Thursday, March 31, 2011

the best way we know how

It started when Bean would point to the ceiling in her room and tell me that she was scared. I couldn't figure it out at first, but after a while it became clear that she was talking about the smoke detector. It seemed ominous, I guess: the small unblinking green light, its constant presence in her room, a gimlet's white round face.

I tried to tell her what it was, a smoke detector baby---- it helps us to stay safe. But that didn't appease her, only gave her a name for the menace. After that it was a small cry in the darkened room: Mommy! The smoke detector! It scares me!

Which is when I started The Smoke Detector Chronicles. Small stories of what the smoke detector does when we leave the room. He loves to roll around in Bean's bed and play with her toys. He likes to take naps and read books, especially books about Olivia. He eats dessert first: cupcakes and ice cream and chocolate. He watches movies, too. It's a strange coincidence that his favorite movies are also Bean's: Up and Meet the Robinson's and any episode of Super Why.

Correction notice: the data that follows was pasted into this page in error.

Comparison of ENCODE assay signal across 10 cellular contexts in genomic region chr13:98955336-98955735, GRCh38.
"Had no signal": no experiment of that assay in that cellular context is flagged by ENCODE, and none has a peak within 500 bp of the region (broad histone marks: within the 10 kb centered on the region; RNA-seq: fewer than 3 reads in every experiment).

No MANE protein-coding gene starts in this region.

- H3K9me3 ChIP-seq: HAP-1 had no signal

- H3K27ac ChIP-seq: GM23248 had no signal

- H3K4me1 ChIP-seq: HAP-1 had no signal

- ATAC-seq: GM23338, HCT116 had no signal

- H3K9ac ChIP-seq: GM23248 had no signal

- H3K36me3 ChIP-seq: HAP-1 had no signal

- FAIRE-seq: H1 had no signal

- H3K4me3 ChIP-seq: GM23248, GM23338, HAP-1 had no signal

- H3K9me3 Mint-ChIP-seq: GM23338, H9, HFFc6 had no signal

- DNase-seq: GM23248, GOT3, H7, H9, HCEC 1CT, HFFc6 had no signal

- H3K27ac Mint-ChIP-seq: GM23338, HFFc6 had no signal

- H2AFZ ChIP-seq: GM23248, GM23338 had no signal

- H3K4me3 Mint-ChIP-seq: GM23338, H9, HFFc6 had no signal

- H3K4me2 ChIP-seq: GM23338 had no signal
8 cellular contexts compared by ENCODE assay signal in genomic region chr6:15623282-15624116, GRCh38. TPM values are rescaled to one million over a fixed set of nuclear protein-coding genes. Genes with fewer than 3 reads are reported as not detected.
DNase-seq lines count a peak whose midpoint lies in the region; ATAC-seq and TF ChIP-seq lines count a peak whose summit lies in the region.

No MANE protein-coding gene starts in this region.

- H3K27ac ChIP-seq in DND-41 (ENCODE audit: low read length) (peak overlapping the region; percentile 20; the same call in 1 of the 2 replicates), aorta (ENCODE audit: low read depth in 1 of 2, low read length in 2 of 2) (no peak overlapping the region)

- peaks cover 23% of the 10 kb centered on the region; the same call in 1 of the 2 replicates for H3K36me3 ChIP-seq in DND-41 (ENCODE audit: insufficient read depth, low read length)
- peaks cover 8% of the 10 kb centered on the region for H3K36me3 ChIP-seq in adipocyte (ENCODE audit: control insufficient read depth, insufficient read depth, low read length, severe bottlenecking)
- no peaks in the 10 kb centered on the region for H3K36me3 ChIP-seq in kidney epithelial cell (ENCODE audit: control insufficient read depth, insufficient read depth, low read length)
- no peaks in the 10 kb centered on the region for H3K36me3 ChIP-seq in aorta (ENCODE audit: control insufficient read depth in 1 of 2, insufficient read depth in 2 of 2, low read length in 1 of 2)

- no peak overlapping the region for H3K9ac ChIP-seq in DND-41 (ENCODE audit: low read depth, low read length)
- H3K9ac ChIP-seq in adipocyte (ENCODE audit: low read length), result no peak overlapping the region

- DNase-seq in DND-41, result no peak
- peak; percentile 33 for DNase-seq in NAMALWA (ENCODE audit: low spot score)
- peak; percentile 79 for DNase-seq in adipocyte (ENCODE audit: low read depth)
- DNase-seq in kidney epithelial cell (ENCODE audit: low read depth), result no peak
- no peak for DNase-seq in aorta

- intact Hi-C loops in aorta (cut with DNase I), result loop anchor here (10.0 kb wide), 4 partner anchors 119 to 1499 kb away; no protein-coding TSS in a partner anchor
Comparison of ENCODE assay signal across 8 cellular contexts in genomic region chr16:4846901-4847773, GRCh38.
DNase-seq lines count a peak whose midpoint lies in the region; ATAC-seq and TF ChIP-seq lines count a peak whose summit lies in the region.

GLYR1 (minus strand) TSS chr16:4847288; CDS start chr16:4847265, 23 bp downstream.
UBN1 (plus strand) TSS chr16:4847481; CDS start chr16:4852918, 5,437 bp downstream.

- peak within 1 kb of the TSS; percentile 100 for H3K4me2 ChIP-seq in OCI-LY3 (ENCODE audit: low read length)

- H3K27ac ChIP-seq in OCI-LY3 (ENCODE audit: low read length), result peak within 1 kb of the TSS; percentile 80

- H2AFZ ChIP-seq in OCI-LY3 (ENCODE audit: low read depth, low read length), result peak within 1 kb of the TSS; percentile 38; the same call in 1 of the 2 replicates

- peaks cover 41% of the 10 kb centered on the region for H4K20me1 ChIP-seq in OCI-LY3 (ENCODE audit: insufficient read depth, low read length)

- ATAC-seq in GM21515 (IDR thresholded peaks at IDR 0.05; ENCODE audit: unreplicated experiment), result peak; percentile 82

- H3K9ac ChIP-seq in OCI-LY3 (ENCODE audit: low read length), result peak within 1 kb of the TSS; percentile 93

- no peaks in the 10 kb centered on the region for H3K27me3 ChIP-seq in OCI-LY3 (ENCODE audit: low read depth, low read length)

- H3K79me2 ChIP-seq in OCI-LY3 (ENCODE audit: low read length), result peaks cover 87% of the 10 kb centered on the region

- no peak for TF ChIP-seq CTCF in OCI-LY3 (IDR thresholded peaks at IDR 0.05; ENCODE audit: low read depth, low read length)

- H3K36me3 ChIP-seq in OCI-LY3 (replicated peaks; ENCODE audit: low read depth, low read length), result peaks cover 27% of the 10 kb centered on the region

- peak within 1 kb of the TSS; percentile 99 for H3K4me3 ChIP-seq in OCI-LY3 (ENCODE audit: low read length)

After a while, Bean started to tell me things about Smoke Detector all on her own. She tells me he plays hide and seek and likes to tell her stories long after I've turned out the lights. Which is why I hurry to listen to the room monitor at bedtime, doing my best to hold tight to her childhood, listening to her laughter in a darkened room.

- - - - -

These days I am preoccupied with another childhood transition, this one about the Big Girl Bed. She still sleeps in her crib. She's so small for her age. My mom tells me it's not a big deal. So I haven't felt any need to rush it. But lately I've wondered if it's time. I will break the First Rule of Fate Tempting and say this: she's fully potty trained. All the way down to naps and bedtime. I take no credit for those last bits - it's all Alice, the way she wants so much to do what I've asked her to do. For a while I was putting her in trainers at night, a just-in-case thing because everyone said that they might continue to have accidents at night. But it never happened, not even once. If she needs to go in the late night hours, I'll hear a plaintive cry over the room monitor--- sometimes only a whisper: Mommy, I need to pee.